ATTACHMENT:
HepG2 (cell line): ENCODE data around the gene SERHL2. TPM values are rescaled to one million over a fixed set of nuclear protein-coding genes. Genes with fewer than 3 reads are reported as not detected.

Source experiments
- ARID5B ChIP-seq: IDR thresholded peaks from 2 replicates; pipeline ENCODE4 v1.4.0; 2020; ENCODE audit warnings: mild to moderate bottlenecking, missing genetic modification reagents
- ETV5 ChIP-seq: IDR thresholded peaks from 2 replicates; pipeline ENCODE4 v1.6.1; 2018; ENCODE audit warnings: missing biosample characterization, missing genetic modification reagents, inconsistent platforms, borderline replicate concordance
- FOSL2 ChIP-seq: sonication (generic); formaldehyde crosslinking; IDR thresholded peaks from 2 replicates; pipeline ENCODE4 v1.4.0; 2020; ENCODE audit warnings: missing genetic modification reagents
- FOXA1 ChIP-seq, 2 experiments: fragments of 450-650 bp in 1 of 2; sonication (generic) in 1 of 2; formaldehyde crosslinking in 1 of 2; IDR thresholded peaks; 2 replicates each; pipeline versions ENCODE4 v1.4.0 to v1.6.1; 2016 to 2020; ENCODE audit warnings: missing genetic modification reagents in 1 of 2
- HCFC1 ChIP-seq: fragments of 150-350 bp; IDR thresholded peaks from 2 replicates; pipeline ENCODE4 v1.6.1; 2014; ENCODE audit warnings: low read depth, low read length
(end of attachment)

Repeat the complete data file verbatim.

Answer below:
HepG2 (cell line): ENCODE data around the gene SERHL2. TPM values are rescaled to one million over a fixed set of nuclear protein-coding genes. Genes with fewer than 3 reads are reported as not detected.

Source experiments
- ARID5B ChIP-seq: IDR thresholded peaks from 2 replicates; pipeline ENCODE4 v1.4.0; 2020; ENCODE audit warnings: mild to moderate bottlenecking, missing genetic modification reagents
- ETV5 ChIP-seq: IDR thresholded peaks from 2 replicates; pipeline ENCODE4 v1.6.1; 2018; ENCODE audit warnings: missing biosample characterization, missing genetic modification reagents, inconsistent platforms, borderline replicate concordance
- FOSL2 ChIP-seq: sonication (generic); formaldehyde crosslinking; IDR thresholded peaks from 2 replicates; pipeline ENCODE4 v1.4.0; 2020; ENCODE audit warnings: missing genetic modification reagents
- FOXA1 ChIP-seq, 2 experiments: fragments of 450-650 bp in 1 of 2; sonication (generic) in 1 of 2; formaldehyde crosslinking in 1 of 2; IDR thresholded peaks; 2 replicates each; pipeline versions ENCODE4 v1.4.0 to v1.6.1; 2016 to 2020; ENCODE audit warnings: missing genetic modification reagents in 1 of 2
- HCFC1 ChIP-seq: fragments of 150-350 bp; IDR thresholded peaks from 2 replicates; pipeline ENCODE4 v1.6.1; 2014; ENCODE audit warnings: low read depth, low read length